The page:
On the application of the tenant, Prescribed Authority had appointed advocate Commissioner to inspect the spot and give the report. Commissioner gave report on 14.09.1992, copy of which is Annexure-5 to the writ petition. In the report, he mentioned that patients of the landlord doctor were standing on the road and suffering great inconvenience due to shortage of accommodation on the ground floor. Tenant filed application for cross-examination of advocate Commissioner, which was rejected by the Prescribed Authority. Appellate Court held that the said application of the tenants was wrongly rejected. It is very strange that while deciding the question as to whether the tenant was actually using the tenanted accommodation or not, a lot of reliance was placed on the advocate commissioner's report and it was held by Appellate Court on the basis of the said report that tenant was in fact using the said accommodation.

Tenants contended and Appellate Court willingly accepted that the accommodation in dispute being situate on G.T. Road near Bus-Station was not, at all, suitable for being used as clinic of doctor due to noise and crowd around the place. This reasoning is utterly fallacious. Landlord is undisputedly having his clinic on the first floor. Further, suitability is to be adjudged from the point of view of the landlord. Moreover, this question could be relevant only if at another place, which, according to the tenant could be more suitable, landlord was having available with him another accommodation. Accordingly, question of suitability was utterly redundant. A clinic on the ground floor particularly of an orthopaedic surgeon is certainly much more beneficial than a clinic on the first floor. Normally hospitals or Nursing Homes are situate either on the ground floor or on ground floor as well as on upper floors in which case apart from stairs, slopes are also provided for carrying the patients on wheel chairs or stretchers to the upper floors.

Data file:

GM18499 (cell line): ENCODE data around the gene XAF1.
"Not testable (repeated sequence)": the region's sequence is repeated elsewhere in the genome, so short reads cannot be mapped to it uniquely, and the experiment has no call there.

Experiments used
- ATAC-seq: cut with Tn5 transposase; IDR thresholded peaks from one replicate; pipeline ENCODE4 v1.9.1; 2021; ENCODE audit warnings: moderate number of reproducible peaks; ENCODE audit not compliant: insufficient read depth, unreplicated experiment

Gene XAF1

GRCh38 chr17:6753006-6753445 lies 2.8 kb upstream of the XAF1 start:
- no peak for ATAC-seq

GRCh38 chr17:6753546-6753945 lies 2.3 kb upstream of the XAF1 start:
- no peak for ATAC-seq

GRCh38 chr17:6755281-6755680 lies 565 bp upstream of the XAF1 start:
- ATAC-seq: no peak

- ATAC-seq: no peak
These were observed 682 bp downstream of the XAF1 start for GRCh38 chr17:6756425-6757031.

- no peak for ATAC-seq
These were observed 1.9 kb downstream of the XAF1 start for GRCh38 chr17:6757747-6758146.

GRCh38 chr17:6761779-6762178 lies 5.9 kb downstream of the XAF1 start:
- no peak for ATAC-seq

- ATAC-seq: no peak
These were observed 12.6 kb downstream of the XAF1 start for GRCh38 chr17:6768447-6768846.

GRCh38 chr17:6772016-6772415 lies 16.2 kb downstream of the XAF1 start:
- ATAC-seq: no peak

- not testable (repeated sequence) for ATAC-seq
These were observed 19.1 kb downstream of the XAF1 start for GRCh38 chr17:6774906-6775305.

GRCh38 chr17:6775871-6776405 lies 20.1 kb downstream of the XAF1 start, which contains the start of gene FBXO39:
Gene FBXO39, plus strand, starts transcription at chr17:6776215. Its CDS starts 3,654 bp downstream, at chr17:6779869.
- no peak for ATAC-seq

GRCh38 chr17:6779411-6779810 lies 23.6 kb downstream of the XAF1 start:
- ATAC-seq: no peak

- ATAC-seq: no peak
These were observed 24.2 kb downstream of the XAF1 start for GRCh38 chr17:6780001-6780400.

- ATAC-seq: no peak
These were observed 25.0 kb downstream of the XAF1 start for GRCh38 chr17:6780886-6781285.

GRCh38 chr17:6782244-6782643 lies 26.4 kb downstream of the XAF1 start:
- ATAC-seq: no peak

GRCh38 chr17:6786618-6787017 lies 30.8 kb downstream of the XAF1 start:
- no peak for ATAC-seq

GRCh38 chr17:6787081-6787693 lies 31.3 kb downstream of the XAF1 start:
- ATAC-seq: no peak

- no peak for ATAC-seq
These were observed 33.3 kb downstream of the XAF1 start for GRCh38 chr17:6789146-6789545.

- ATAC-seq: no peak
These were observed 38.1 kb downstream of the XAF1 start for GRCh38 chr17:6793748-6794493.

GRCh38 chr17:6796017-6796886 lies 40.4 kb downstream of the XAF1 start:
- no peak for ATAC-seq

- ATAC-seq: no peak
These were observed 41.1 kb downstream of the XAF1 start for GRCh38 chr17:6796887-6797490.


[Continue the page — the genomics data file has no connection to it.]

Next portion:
Accordingly, in my opinion, landlord fully proved his bona fide need. Finding of the Prescribed Authority, in this regard, was perfectly legal and contrary finding of the Appellate Court is utterly illegal and liable to be set aside.

Learned counsel for tenant respondent has argued that no reliance could be placed upon advocate Commissioner's report in so far as it supported the case of the landlord as tenant's application for cross-examination of advocate Commissioner was wrongly rejected. Even if this argument is accepted, it will not make any difference. Even if advocate Commissioner's report is completely discarded from consideration still on the basis of other evidence bona fide need was fully proved. Tenant admitted that on the first floor, landlord was having his orthopaedic clinic and on the ground floor he had only a small room in his possession. This admission fully proved the need of the landlord for the ground floor accommodation to shift/ extend his clinic. Thereafter, no other evidence was required.